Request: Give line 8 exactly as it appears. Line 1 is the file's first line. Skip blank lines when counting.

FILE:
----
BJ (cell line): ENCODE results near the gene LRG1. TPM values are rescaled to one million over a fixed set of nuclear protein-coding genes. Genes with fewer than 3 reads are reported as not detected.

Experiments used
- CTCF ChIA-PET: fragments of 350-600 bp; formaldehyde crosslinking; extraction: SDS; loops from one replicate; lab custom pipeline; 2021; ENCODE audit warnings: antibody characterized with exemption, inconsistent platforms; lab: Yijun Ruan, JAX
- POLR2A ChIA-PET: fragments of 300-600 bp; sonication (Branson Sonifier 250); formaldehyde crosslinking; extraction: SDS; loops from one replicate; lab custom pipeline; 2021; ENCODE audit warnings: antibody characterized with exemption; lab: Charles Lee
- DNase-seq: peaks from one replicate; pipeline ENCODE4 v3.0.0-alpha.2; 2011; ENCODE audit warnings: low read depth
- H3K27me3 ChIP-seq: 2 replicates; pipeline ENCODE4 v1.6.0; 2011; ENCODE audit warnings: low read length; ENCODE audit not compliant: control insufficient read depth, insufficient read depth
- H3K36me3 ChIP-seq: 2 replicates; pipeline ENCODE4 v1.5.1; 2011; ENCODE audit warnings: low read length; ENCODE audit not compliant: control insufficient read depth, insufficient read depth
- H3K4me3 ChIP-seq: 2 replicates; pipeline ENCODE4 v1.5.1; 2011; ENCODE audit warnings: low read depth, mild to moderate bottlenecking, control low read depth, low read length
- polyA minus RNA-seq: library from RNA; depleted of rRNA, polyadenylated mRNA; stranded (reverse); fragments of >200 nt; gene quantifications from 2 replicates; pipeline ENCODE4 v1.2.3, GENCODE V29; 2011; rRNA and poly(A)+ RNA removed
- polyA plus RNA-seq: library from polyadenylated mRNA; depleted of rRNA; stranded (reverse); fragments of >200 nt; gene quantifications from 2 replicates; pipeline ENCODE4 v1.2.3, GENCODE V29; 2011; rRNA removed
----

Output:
- H3K4me3 ChIP-seq: 2 replicates; pipeline ENCODE4 v1.5.1; 2011; ENCODE audit warnings: low read depth, mild to moderate bottlenecking, control low read depth, low read length